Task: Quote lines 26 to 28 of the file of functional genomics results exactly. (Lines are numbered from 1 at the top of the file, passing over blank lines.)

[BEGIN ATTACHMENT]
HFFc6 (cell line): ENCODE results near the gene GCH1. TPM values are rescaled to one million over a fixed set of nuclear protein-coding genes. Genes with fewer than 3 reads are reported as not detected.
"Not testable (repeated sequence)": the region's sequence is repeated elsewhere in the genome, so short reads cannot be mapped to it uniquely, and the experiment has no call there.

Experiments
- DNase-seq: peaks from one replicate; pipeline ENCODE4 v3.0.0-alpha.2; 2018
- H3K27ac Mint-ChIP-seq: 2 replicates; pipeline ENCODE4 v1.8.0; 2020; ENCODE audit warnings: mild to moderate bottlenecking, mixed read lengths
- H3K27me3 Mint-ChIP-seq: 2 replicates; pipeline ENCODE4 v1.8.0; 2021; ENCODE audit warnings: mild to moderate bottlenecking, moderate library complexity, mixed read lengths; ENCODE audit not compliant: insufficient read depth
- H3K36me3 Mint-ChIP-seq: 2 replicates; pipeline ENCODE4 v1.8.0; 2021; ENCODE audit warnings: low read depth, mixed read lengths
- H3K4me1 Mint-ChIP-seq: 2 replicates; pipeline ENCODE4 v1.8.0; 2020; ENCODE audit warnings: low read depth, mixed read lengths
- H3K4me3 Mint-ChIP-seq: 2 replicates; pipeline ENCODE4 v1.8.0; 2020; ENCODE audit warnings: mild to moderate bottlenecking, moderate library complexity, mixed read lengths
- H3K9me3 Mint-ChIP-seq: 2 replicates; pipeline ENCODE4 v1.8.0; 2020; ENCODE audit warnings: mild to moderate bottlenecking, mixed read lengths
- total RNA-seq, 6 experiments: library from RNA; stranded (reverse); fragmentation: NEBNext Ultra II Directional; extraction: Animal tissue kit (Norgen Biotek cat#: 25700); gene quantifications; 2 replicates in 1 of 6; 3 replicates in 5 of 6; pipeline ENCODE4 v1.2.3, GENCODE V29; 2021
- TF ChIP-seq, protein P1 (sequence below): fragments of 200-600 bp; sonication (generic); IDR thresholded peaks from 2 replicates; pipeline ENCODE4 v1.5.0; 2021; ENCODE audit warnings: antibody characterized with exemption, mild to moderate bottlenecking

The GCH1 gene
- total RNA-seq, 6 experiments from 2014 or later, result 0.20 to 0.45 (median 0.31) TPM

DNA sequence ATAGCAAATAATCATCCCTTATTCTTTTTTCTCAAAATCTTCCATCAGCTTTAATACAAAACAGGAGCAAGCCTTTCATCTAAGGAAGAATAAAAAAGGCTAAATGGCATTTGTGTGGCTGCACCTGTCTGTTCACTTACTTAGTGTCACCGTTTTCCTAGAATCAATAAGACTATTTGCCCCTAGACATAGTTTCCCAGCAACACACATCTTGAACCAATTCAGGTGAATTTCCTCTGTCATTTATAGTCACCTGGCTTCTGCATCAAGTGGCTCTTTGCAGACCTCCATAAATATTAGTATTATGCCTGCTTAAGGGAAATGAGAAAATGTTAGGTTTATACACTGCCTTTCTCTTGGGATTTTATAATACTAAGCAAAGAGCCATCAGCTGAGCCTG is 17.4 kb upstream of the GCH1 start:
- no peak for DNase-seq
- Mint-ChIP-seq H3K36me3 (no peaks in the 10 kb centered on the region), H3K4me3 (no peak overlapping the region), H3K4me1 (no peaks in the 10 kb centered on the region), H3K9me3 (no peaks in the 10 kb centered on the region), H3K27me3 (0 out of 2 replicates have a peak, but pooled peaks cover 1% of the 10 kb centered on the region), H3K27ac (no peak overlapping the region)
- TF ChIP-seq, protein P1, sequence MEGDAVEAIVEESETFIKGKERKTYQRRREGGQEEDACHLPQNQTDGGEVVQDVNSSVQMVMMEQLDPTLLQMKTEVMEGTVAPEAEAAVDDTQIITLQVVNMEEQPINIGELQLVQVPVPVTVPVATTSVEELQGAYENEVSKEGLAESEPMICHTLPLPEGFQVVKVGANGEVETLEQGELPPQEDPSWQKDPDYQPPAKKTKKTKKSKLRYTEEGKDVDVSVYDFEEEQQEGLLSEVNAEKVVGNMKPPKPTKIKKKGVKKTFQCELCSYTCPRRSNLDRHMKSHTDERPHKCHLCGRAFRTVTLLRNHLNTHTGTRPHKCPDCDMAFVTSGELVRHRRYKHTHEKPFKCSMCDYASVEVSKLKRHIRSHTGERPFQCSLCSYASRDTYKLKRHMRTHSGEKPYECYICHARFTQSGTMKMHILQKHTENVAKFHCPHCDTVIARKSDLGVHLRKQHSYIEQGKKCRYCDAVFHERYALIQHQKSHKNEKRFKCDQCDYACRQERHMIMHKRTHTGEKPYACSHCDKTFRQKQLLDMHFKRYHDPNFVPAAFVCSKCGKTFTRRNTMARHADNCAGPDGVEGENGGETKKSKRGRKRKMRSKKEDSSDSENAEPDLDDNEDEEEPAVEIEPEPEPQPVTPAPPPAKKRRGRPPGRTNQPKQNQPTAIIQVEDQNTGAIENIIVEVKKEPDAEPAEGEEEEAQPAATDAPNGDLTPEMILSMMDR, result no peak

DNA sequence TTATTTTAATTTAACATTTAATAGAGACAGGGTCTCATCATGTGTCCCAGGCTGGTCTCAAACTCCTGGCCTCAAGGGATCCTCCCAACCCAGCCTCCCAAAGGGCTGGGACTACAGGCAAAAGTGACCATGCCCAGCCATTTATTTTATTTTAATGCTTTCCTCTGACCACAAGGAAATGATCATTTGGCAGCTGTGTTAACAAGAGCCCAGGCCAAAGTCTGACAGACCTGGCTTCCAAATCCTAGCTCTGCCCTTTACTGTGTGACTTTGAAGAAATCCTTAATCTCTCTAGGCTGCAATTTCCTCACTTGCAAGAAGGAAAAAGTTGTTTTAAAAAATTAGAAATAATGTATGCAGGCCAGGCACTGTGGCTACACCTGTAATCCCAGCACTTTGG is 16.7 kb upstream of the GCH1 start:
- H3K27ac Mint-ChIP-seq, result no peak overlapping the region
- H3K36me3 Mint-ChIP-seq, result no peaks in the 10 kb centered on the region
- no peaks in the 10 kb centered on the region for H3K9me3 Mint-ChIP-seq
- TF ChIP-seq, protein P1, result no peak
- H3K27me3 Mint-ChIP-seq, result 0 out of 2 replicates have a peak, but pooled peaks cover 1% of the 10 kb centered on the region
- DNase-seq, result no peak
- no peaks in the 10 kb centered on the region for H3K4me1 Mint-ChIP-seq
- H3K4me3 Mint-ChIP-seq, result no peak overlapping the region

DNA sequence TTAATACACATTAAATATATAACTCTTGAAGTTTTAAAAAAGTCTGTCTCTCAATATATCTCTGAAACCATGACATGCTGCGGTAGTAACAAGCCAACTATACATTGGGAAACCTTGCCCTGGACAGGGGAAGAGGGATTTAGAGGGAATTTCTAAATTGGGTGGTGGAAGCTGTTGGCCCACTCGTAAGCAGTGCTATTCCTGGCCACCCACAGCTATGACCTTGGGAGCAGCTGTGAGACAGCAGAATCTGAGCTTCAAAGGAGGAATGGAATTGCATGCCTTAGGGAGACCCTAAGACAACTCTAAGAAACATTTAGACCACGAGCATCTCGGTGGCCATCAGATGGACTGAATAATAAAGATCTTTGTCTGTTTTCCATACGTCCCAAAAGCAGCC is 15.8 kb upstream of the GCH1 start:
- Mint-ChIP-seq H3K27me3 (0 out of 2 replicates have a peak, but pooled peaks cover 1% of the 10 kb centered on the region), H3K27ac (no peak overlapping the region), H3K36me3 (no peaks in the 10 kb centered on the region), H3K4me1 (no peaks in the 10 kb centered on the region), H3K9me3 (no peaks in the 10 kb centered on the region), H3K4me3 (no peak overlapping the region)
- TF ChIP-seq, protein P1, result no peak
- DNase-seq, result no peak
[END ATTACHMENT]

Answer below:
- no peaks in the 10 kb centered on the region for H3K4me1 Mint-ChIP-seq
- H3K4me3 Mint-ChIP-seq, result no peak overlapping the region

DNA sequence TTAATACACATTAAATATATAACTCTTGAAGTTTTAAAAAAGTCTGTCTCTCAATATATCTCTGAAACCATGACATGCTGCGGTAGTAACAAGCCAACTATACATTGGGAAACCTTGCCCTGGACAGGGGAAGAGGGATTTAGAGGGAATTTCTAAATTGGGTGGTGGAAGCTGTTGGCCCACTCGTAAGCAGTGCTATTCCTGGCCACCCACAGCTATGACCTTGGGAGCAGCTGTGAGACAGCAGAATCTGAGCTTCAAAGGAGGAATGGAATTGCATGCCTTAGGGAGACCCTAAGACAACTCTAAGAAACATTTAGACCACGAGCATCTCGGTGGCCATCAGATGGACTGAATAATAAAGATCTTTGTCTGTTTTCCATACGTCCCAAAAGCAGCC is 15.8 kb upstream of the GCH1 start: